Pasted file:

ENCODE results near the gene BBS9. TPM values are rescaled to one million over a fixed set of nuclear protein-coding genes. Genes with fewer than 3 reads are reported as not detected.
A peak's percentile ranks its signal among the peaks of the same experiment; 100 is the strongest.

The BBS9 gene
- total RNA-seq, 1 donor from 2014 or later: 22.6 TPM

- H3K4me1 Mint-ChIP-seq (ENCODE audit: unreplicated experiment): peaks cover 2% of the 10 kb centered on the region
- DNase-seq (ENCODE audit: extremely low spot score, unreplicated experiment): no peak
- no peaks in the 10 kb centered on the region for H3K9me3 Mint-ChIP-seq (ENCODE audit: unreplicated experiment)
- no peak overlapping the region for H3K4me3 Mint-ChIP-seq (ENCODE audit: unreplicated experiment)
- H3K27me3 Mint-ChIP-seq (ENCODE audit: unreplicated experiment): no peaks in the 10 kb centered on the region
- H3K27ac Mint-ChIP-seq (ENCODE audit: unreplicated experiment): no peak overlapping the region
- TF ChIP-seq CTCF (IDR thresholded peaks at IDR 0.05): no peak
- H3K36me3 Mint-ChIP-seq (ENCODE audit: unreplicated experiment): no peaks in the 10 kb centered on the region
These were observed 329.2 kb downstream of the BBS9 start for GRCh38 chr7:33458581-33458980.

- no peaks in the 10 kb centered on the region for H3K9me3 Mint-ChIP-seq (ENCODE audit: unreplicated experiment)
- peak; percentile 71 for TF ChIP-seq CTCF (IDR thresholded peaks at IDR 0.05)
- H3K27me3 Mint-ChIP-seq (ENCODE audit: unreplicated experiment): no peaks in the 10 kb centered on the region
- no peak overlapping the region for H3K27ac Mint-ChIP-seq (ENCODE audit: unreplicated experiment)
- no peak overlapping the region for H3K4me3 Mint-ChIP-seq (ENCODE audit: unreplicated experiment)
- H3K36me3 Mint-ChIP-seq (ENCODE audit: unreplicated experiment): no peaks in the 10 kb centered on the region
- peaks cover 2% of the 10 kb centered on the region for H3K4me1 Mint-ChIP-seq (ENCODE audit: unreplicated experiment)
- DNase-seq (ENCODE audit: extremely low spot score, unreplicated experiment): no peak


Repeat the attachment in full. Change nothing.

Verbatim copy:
ENCODE results near the gene BBS9. TPM values are rescaled to one million over a fixed set of nuclear protein-coding genes. Genes with fewer than 3 reads are reported as not detected.
A peak's percentile ranks its signal among the peaks of the same experiment; 100 is the strongest.

The BBS9 gene
- total RNA-seq, 1 donor from 2014 or later: 22.6 TPM

- H3K4me1 Mint-ChIP-seq (ENCODE audit: unreplicated experiment): peaks cover 2% of the 10 kb centered on the region
- DNase-seq (ENCODE audit: extremely low spot score, unreplicated experiment): no peak
- no peaks in the 10 kb centered on the region for H3K9me3 Mint-ChIP-seq (ENCODE audit: unreplicated experiment)
- no peak overlapping the region for H3K4me3 Mint-ChIP-seq (ENCODE audit: unreplicated experiment)
- H3K27me3 Mint-ChIP-seq (ENCODE audit: unreplicated experiment): no peaks in the 10 kb centered on the region
- H3K27ac Mint-ChIP-seq (ENCODE audit: unreplicated experiment): no peak overlapping the region
- TF ChIP-seq CTCF (IDR thresholded peaks at IDR 0.05): no peak
- H3K36me3 Mint-ChIP-seq (ENCODE audit: unreplicated experiment): no peaks in the 10 kb centered on the region
These were observed 329.2 kb downstream of the BBS9 start for GRCh38 chr7:33458581-33458980.

- no peaks in the 10 kb centered on the region for H3K9me3 Mint-ChIP-seq (ENCODE audit: unreplicated experiment)
- peak; percentile 71 for TF ChIP-seq CTCF (IDR thresholded peaks at IDR 0.05)
- H3K27me3 Mint-ChIP-seq (ENCODE audit: unreplicated experiment): no peaks in the 10 kb centered on the region
- no peak overlapping the region for H3K27ac Mint-ChIP-seq (ENCODE audit: unreplicated experiment)
- no peak overlapping the region for H3K4me3 Mint-ChIP-seq (ENCODE audit: unreplicated experiment)
- H3K36me3 Mint-ChIP-seq (ENCODE audit: unreplicated experiment): no peaks in the 10 kb centered on the region
- peaks cover 2% of the 10 kb centered on the region for H3K4me1 Mint-ChIP-seq (ENCODE audit: unreplicated experiment)
- DNase-seq (ENCODE audit: extremely low spot score, unreplicated experiment): no peak